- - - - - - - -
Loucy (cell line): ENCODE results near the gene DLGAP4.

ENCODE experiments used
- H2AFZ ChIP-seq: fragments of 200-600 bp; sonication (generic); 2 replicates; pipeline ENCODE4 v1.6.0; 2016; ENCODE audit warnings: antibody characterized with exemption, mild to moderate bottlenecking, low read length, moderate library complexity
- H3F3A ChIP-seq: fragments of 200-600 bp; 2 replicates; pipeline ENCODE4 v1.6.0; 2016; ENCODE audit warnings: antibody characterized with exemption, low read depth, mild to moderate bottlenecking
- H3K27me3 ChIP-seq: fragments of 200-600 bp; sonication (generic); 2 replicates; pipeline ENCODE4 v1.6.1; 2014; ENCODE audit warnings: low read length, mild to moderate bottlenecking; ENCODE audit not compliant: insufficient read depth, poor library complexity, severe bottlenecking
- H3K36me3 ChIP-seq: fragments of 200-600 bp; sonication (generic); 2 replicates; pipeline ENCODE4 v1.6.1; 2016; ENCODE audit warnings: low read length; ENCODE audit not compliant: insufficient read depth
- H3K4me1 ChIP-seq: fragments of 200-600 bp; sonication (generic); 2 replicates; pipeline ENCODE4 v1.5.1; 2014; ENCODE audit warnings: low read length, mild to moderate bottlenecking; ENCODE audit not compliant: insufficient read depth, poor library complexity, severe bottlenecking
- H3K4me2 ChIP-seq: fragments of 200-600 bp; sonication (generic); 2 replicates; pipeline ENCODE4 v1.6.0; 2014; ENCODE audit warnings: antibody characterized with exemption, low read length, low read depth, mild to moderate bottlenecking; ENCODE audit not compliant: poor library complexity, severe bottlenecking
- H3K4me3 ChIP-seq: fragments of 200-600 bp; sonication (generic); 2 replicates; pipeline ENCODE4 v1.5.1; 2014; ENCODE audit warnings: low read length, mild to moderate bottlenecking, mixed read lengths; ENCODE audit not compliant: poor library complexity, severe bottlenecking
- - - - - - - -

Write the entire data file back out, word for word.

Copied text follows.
Loucy (cell line): ENCODE results near the gene DLGAP4.

ENCODE experiments used
- H2AFZ ChIP-seq: fragments of 200-600 bp; sonication (generic); 2 replicates; pipeline ENCODE4 v1.6.0; 2016; ENCODE audit warnings: antibody characterized with exemption, mild to moderate bottlenecking, low read length, moderate library complexity
- H3F3A ChIP-seq: fragments of 200-600 bp; 2 replicates; pipeline ENCODE4 v1.6.0; 2016; ENCODE audit warnings: antibody characterized with exemption, low read depth, mild to moderate bottlenecking
- H3K27me3 ChIP-seq: fragments of 200-600 bp; sonication (generic); 2 replicates; pipeline ENCODE4 v1.6.1; 2014; ENCODE audit warnings: low read length, mild to moderate bottlenecking; ENCODE audit not compliant: insufficient read depth, poor library complexity, severe bottlenecking
- H3K36me3 ChIP-seq: fragments of 200-600 bp; sonication (generic); 2 replicates; pipeline ENCODE4 v1.6.1; 2016; ENCODE audit warnings: low read length; ENCODE audit not compliant: insufficient read depth
- H3K4me1 ChIP-seq: fragments of 200-600 bp; sonication (generic); 2 replicates; pipeline ENCODE4 v1.5.1; 2014; ENCODE audit warnings: low read length, mild to moderate bottlenecking; ENCODE audit not compliant: insufficient read depth, poor library complexity, severe bottlenecking
- H3K4me2 ChIP-seq: fragments of 200-600 bp; sonication (generic); 2 replicates; pipeline ENCODE4 v1.6.0; 2014; ENCODE audit warnings: antibody characterized with exemption, low read length, low read depth, mild to moderate bottlenecking; ENCODE audit not compliant: poor library complexity, severe bottlenecking
- H3K4me3 ChIP-seq: fragments of 200-600 bp; sonication (generic); 2 replicates; pipeline ENCODE4 v1.5.1; 2014; ENCODE audit warnings: low read length, mild to moderate bottlenecking, mixed read lengths; ENCODE audit not compliant: poor library complexity, severe bottlenecking